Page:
February 1999 Bulletin

40 years of caring

More than 650 orthopaedists are dedicated to improving quality of education and service in developing countries

Orthopaedics Overseas continues to expand into new countries

By Barry J. Gainor, MD

Orthopaedics Overseas, an organization of more than 650 orthopaedic surgeons who are dedicated to improving the quality of orthopaedic education and service in developing countries celebrates its 40th anniversary this year.

Orthopaedics Overseas began in 1959 when the Orthopaedics Letters Club sent a volunteer to Jordan. In 1963, the name "Orthopaedics Overseas" was adopted and the organization became part of CARE-MEDICO. Between 1963 and 1981, under the leadership of several notable physicians such as Harold Sofield, MD, and Mark Coventry, MD, more than 700 volunteers served with Orthopaedics Overseas in countries such as Afghanistan, Algeria, Bangladesh, Dominican Republic, Indonesia, Nigeria and Tunisia.

In 1981, Orthopaedics Overseas separated from CARE-MEDICO, hiring part-time support staff to facilitate communications between members, sites and program directors. Then, in 1986, Orthopaedics Overseas became the founding division of Health Volunteers Overseas (HVO), a private voluntary organization dedicated to improving the availability and quality of health care in developing countries through training and education.

During the past 12 years, under the guidance of the Orthopaedics Overseas Board of Directors and with the support of HVO staff, Orthopaedics Overseas has continued to expand into new countries, providing its membership with a wide variety of volunteer opportunities. The current chairman of the Orthopaedics Overseas Board is S. Terry Canale, MD.

Orthopaedics Overseas volunteers pay all their travel and living expenses while overseas, although the real cost is the income forgone while away. The Orthopaedics Overseas division typically sends 60 to 80 volunteers abroad annually, making it the most active division of Health Volunteers Overseas.

Orthopaedics Overseas is active currently in Africa, Asia and Latin America. Volunteers have a unique opportunity to visit these countries, with their rich cultural heritage and natural beauty, and to make a lasting contribution. Unlike tourists, who merely pass through, Orthopaedics Overseas volunteers have the opportunity to get involved, to make friends and to learn first hand about the local culture and customs.


Glen Crawford, MD, Newbury Port, MA, second from right, views child with elbow fracture in Bhutan in 1994.
Active program sites include: Bhutan, Ethiopia, Indonesia, Malawi, Peru, St. Lucia, South Africa, Tanzania, Uganda and Vietnam. A new site in Kenya has been approved by the Board and will be ready to place volunteers in 1999. The programs all vary according to the needs of the country and educational level of the trainees. Most sites require a month commitment, although some sites offer two-week assignments.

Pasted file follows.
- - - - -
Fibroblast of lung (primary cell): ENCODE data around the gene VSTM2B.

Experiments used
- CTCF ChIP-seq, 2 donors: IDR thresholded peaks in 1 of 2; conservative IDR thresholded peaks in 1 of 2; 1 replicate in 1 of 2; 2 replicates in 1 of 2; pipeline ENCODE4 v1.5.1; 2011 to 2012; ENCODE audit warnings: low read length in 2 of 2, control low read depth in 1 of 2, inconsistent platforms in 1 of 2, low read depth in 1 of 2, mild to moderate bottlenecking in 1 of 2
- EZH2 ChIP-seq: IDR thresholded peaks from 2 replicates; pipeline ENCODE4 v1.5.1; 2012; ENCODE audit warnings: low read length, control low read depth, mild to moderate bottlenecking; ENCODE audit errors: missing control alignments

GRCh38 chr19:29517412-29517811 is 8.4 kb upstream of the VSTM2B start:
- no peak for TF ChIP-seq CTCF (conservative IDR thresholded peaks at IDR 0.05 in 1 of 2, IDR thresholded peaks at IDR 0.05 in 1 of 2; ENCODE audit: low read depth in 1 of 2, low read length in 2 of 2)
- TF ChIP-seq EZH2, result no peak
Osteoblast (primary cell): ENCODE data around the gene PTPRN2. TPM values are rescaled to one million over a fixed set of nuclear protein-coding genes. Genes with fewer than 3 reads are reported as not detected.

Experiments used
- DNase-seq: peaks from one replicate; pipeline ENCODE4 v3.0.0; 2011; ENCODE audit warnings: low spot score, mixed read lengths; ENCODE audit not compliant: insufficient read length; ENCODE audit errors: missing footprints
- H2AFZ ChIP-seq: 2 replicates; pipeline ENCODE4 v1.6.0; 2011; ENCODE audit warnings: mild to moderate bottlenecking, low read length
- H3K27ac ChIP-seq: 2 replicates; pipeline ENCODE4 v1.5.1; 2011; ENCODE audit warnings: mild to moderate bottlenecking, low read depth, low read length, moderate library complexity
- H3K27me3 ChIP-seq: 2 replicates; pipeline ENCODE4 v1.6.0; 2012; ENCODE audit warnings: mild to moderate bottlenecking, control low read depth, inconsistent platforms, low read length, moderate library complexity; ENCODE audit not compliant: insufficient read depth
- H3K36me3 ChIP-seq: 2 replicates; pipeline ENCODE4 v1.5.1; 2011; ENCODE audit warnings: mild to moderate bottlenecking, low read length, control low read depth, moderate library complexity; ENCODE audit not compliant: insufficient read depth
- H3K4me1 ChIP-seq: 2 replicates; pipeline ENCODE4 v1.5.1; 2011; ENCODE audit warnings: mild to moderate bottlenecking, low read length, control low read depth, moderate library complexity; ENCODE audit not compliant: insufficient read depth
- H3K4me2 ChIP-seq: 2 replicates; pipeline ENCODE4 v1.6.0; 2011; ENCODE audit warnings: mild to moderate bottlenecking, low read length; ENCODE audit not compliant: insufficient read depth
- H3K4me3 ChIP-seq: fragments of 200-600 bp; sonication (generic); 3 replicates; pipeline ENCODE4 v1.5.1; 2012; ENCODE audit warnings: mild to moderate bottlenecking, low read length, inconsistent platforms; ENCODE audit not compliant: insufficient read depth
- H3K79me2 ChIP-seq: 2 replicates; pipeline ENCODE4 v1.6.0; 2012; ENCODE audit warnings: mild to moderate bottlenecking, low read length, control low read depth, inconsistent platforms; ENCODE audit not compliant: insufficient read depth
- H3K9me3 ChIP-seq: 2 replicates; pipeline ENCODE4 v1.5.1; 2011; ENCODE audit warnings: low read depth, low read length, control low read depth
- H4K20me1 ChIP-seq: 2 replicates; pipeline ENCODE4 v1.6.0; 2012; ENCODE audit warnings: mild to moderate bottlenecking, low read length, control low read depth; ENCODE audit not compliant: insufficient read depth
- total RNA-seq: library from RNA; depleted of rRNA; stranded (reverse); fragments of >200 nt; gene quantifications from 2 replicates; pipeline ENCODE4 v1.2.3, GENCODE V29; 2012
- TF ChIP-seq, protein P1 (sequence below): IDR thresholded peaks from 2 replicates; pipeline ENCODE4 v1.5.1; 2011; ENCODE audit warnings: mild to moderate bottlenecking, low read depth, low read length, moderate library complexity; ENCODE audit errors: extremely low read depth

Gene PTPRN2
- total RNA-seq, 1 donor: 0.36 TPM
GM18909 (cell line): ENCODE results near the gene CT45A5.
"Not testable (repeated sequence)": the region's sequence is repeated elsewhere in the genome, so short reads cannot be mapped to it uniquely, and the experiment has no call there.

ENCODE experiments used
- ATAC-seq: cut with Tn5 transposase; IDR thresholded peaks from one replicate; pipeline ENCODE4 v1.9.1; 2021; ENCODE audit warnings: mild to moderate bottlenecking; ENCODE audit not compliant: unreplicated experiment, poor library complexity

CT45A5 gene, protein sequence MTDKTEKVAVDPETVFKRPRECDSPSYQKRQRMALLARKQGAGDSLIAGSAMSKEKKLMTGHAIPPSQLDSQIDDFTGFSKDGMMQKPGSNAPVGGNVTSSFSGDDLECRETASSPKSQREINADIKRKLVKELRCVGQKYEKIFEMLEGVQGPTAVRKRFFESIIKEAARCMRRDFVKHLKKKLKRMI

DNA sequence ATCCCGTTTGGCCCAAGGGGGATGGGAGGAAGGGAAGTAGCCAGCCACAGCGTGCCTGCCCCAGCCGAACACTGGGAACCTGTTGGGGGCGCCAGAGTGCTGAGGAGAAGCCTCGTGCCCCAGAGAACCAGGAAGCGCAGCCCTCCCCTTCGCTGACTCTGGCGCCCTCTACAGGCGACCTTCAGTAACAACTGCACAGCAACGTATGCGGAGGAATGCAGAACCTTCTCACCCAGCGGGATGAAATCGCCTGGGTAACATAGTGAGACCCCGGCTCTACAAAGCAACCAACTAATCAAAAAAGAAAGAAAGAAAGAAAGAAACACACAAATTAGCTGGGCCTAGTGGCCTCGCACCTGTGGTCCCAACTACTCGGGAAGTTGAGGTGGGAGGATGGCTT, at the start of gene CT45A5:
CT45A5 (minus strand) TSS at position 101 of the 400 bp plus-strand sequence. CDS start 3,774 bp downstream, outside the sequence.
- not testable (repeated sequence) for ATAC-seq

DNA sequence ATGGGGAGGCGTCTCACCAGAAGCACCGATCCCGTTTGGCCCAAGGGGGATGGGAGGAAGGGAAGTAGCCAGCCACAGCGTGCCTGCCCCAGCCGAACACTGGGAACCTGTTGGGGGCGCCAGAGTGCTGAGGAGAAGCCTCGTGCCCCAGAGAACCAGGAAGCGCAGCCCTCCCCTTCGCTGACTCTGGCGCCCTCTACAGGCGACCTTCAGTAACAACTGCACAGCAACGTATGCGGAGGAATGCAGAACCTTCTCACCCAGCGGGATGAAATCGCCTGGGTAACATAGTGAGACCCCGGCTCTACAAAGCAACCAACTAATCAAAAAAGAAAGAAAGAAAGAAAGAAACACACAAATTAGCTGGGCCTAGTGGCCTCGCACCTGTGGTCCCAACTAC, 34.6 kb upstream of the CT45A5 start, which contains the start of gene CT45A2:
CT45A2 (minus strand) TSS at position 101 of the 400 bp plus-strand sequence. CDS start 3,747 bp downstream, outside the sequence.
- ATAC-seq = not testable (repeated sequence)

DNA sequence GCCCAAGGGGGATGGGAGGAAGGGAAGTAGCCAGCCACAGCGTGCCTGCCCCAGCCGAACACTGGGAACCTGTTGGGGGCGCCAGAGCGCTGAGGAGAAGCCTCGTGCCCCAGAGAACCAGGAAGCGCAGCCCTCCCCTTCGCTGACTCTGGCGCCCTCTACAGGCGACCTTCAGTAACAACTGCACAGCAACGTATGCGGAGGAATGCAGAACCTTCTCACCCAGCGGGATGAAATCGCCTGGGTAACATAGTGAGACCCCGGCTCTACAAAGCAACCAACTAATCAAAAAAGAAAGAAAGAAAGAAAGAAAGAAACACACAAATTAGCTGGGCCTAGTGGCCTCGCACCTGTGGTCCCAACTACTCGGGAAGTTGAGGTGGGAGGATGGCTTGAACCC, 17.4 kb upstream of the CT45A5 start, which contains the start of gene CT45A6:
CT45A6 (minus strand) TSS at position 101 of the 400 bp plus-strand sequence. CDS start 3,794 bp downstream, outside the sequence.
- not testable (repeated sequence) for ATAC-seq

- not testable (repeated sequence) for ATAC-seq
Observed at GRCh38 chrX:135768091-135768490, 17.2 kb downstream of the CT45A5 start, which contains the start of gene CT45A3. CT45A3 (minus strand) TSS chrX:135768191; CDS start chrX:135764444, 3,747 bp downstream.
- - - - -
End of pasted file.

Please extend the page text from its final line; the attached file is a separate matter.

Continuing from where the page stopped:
In addition to sending volunteers to work with the local providers of care, Orthopaedics Overseas has coordinated the delivery of millions of dollars of educational materials (books, journals, slides, videos), as well as the donation of equipment and supplies to its sites.

In the fall of 1997, HVO sent its 2,000th volunteer overseas, an occasion marked by a congratulatory letter from President Bill Clinton stating that, "...All Americans can take pride in HVO's successful efforts to empower doctors and other health care professionals with the knowledge and skills they need to provide their patients with quality care.

"Your mission of improving the health care of vulnerable populations across the globe is more important than ever. In many countries and in diverse cultures, HVO has shown that, by improving health services and education, we can also promote social and economic development and foster greater understanding among people and nations."

Almost all volunteers, upon their return home, comment on how much they learned (both professionally and personally) from the opportunity to work closely with their colleagues in such a different setting. Seeing first hand the difficulties in providing orthopaedic care in a resource-poor environment, volunteers return home with a renewed respect for the determination and efforts of their colleagues.

For more information on volunteer opportunities or for a complimentary copy of HVO's quarterly newsletter, call (202) 296-0928, send an e-mail to hvo@aol.com or visit the web site at www.hvousa.org.

Barry J. Gainor, MD, is chairman emeritus, Orthopaedics Overseas, Inc.

Orthopaedics Overseas Sites-A Snapshot

Site
Total population 1995 (millions)
Infant
mortality
rate 1995
Life
expectancy
1996
GNP ($) per capita 1995
Population per physician
1990-93
Bhutan1.8 12253.2 4204,256
Ethiopia56.4 11449.9 10088,119
Indonesia197.5 5065.1 9809,412
Kenya27 6554.5 32021,970
Malawi9.7 13840.7 1709,412
Peru23.5 4168.3 2,31053,605
St. Lucia.16 1770 4,920939
South Africa41.5 5165.2 3,160N.A.
Tanzania30.0 10051.4 120N.A.
Uganda19.7 11141.4 24021,832
Vietnam73.8 3467.4 2402,279
USA (for comparison)267.1 13.876.7 26,980500

N.A.=Not available

Sources: United Nations Children's Fund, World Health Organization, World Bank


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